The return of the "Blundering Generation"

I am surprised to see that this month William Marvel's book Mr. Lincoln Goes to War has migrated to a paper edition, a suggestion that the hardback did well. (The surprise is that it did well in the prevailing climate.)

We have lived for some time under a dictatorship of thought called "The Inevitability of War" which, in the previous generation, overthrew an historiography called "the Blundering Generation." Under "Blundering" the question is naturally which decisions precipitated war. Under the "Inevitables" it's all moot.

The revisionists Inevitables, headed by James McPherson, have run a tight ship and there has been precious little serious public discussion about choices that caused war. I believe Edward Ayers to be the highest-stature scholarly "Blunderer" operating today. Here he is joined by what must be the highest stature pop historian in the same camp. Good luck to them both because "inevitability" is not an historical concept and those reasonable questions about the Civil War are which decisions triggered events not whether decisions triggered them.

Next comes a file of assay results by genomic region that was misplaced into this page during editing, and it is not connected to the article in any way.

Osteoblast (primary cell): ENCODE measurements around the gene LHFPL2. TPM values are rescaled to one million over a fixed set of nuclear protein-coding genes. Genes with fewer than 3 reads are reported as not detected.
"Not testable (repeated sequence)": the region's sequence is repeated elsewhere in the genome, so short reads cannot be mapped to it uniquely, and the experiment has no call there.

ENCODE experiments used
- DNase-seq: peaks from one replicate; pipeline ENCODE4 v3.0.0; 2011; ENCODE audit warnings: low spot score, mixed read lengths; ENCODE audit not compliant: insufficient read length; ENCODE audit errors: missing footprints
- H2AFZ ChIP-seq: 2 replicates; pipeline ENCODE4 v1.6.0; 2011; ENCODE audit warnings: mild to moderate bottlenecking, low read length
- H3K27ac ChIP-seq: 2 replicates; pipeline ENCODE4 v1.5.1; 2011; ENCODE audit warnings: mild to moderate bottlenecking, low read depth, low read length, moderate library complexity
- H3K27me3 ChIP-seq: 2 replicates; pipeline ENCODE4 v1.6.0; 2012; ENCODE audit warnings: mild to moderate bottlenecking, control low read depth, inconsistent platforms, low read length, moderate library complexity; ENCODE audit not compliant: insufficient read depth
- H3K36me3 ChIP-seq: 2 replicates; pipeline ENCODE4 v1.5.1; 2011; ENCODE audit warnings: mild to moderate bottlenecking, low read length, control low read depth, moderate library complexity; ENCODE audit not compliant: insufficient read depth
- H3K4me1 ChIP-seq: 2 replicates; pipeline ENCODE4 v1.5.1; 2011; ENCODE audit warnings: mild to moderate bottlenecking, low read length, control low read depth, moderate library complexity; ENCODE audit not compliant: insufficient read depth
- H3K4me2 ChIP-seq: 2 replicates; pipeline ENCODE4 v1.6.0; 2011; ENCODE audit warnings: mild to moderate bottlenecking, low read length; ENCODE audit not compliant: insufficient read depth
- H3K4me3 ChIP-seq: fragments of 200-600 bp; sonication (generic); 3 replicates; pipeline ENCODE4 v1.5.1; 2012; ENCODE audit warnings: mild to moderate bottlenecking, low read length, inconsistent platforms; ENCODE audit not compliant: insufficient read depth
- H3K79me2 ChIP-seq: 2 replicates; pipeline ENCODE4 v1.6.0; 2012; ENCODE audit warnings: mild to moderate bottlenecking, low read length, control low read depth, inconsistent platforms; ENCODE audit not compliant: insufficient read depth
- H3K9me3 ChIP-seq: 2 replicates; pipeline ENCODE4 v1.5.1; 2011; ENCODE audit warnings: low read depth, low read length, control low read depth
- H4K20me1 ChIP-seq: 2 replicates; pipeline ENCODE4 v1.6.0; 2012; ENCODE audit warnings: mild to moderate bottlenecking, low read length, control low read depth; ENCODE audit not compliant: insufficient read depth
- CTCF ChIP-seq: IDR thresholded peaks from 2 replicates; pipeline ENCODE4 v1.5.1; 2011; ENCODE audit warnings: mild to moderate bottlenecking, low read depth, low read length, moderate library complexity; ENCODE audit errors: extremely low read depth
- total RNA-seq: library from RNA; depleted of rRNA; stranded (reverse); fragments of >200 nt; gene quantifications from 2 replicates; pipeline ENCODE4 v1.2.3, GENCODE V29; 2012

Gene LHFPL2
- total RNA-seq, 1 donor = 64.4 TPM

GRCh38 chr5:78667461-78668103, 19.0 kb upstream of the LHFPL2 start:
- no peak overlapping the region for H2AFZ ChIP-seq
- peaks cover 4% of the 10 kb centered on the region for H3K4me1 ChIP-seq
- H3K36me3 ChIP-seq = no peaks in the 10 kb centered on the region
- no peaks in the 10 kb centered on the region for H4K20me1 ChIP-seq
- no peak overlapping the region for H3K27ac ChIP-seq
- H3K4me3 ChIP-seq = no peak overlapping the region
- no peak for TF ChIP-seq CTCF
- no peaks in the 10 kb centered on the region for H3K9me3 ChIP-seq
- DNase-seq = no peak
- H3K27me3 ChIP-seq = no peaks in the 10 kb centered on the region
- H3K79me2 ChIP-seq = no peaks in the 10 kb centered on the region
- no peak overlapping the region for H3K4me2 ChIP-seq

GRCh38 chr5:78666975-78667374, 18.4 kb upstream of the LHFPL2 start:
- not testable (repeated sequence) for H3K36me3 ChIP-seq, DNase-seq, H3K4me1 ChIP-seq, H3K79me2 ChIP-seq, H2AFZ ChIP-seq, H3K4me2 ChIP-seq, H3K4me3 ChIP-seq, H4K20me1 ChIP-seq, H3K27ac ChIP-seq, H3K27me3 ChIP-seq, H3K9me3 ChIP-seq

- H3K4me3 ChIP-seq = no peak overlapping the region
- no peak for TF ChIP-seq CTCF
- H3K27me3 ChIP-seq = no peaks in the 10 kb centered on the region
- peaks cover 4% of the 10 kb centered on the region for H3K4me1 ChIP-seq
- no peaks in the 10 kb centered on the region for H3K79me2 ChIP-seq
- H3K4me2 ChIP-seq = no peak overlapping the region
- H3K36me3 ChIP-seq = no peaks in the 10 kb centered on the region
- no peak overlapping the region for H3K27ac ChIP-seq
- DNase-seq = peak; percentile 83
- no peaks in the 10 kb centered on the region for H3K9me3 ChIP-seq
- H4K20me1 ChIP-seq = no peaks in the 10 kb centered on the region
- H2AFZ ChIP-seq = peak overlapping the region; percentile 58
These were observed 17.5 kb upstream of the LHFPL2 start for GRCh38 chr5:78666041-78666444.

I wrote a little bit more about the subject at the bottom of this post at Civil War Book News.
(That's Marvel, top right.)